Bach completed his “Sei Solo” around 1720 in Köthen (Anhalt). Bach’s original manuscript (see the three images in the header section) survived to this day. There is also a beautiful manuscript, now identified as being a copy dating from 1727–32 by Bach’s second wife Anna Magdalena Bach. The facsimile of Bach’s manuscript (as well as of Anna Magdalena’s copy) can now be downloaded from IMSLP.
In lieu of basic explanations on the individual movements, I’m just including short excerpts from that document, showing the first 2 – 3 lines of each movement. Additional comments are added to point to critical aspects in the comparison.
Slow movements can be really tricky! The problem is that the score is full of small notes—demisemiquavers and even shorter values. Yet, the movement is in 4/4 time, and these small notes are ornaments, not melody. Albeit Grave, I think the artists should make at least an effort to let the listener feel the underlying crotchet foundation.
A Look at the Ending
The last two bars in the Grave deserve some extra attention. Preceding to the final bar, Bach writes two crotchets with parallel sixths, f’/d” – f’♯/d”♯, that resolve into an octave e’ – e” in the last bar. There are wavy lines above both notes of the first crotchet. In the d”♯ (second crotchet, upper voice), that wavy line changes to tr, i.e., a trill. The first sample below is Bach’s original, the second one is the copy by Anna Magdalena Bach:
Trill, Regular Vibrato, or Bow Vibrato?
- As plain trills on both crotchets, usually on the upper note only. My least favored option: to me, it does not follow the notation.
- As bow vibrato, typically a single-tone, slow tremolo (tremblement, slow “shuddering”), by periodically varying the speed of the bow.
- Some do a bow vibrato by leaving the bow on the lower string, but periodically altering the pressure on the upper string.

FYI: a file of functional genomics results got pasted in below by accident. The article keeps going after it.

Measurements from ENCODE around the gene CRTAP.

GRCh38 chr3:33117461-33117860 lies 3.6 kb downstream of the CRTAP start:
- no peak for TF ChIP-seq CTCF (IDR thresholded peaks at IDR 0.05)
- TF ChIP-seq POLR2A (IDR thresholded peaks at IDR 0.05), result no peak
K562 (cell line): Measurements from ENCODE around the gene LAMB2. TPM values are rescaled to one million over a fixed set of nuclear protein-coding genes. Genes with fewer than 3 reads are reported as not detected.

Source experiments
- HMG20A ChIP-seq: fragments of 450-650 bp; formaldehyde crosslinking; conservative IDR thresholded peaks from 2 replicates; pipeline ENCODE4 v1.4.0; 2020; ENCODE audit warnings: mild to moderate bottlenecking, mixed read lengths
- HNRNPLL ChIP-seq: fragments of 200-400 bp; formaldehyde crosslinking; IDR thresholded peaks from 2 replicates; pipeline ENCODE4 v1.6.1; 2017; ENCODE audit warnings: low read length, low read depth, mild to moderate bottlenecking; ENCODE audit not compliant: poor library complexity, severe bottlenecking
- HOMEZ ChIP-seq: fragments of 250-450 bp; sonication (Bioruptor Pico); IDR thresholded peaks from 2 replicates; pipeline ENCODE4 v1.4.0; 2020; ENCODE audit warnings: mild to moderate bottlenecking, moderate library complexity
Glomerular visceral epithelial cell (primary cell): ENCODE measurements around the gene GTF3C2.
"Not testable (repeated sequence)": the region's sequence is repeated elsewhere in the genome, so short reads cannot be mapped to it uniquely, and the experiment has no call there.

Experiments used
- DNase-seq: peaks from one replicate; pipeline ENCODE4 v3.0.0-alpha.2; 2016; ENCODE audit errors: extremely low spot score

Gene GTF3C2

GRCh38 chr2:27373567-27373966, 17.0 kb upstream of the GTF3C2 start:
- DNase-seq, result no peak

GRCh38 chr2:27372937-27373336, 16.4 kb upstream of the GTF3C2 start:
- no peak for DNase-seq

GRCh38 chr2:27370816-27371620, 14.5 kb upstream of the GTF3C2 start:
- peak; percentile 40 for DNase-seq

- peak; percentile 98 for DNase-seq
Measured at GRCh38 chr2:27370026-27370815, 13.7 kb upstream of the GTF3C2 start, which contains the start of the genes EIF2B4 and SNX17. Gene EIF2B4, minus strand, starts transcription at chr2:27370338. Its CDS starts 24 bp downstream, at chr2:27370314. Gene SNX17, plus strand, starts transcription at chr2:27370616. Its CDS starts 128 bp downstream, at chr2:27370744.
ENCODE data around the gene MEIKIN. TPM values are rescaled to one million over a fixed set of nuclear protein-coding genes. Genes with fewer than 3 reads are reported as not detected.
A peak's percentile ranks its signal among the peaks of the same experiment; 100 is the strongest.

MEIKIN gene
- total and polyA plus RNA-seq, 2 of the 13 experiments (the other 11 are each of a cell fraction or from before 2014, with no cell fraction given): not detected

- Others resort ordinary vibrato. Especially in (historically informed) interpretations which otherwise use minimal vibrato only (or none at all), I find this a legitimate and viable option.
Some may find the bow vibrato “archaic”, or at least “pre-baroque”. However, Bach wasn’t a “modernist” in many aspects (his frequent use of fugues is just one prominent example). Hence, the occasional use of bow vibrato is at least worth considering.
I’m indicating the artist’s choice of option in the comments below. That choice is present some surprises!
The Artists’ Choice of Options
- Menuhin, 1936: trills (d” – d”♯) on both crotchets.
- Szigeti, 1956: trills (d” – d”♯) on both crotchets.
- Grumiaux, 1961: trills (d” – d”♯) on both crotchets.
- Szeryng, 1967: vibrato on the first crotchet, trill on d’♯.
- Kremer, 1980: vibrato on the first crotchet, trill on d’♯.
- Zehetmair, 1982: vibrato on the first crotchet, trill on d’♯.
- Schröder, 1985: bow vibrato on the first crotchet, trill on d’♯.
- Paternoster, 1995 (cello): trills (g – g♯, on the violin: d” – d”♯) on both crotchets, combined with bow vibrato on B (second crotchet, f’♯ on the violin).
- Huggett, 1997: trills (d” – d”♯) on both crotchets.
- Podger, 1999: vibrato on the first crotchet, trill on d’♯.
- Kremer, 2002: oddly, plain trills (d” – d”♯) on both crotchets (see 1980 above!).
- Tetzlaff, 2005: bow vibrato on the first crotchet, trill on d’♯.
- Mullova, 2008: bow vibrato on the first crotchet, trill on d’♯.
- Baráti, 2009: trills (d” – d”♯) on both crotchets.
- Ibragimova, 2009: bow vibrato on the first crotchet, trill on d’♯.
- Khachatryan, 2009: vibrato on the first crotchet, trill on d’♯.
- Beyer, 2011: trills (d” – d”♯) on both crotchets.
- Pietsch, 2011: bow vibrato on the first crotchet, trill with mordent on d’♯.
- Busch, 2012: bow vibrato on the first crotchet, trill on d’♯.
- Faust, 2012: bow vibrato on the first crotchet, trill on d’♯.
- Carmignola, 2018: bow vibrato on the first crotchet, trill on d’♯.
- Pochekin, 2018: bow vibrato on the first crotchet, trill on d’♯.
- Aldemir, 2019 (viola): bow vibrato on the first crotchet, trill on g♯ (the d’♯ on the violin).
- Cotik, 2019: bow vibrato on the first crotchet, trill on d’♯.
- Hadelich, 2020: trills (d” – d”♯) on both crotchets.
Playing this fugue doesn’t just confront the artist with the technical challenges that all the triple- and quadruple-stop chords present to the left hand. In listening through these recordings, one realizes that the real challenge is not so much in these chords, but in musical phrasing, in maintaining the musical flow (and I don’t mean uniform flow, of course). And, at the same time, in letting the listener experience / follow the often hidden melodic lines, in particular the recurring theme(s) of the fugue. Plus, ideally, the artist should probably make the listener unaware of the technical challenges.
The fugue ends with a short cadenza, consisting of a descending sequence of four demisemiquaver figures in bars 286/287. Note that Bach does not write legato slurs: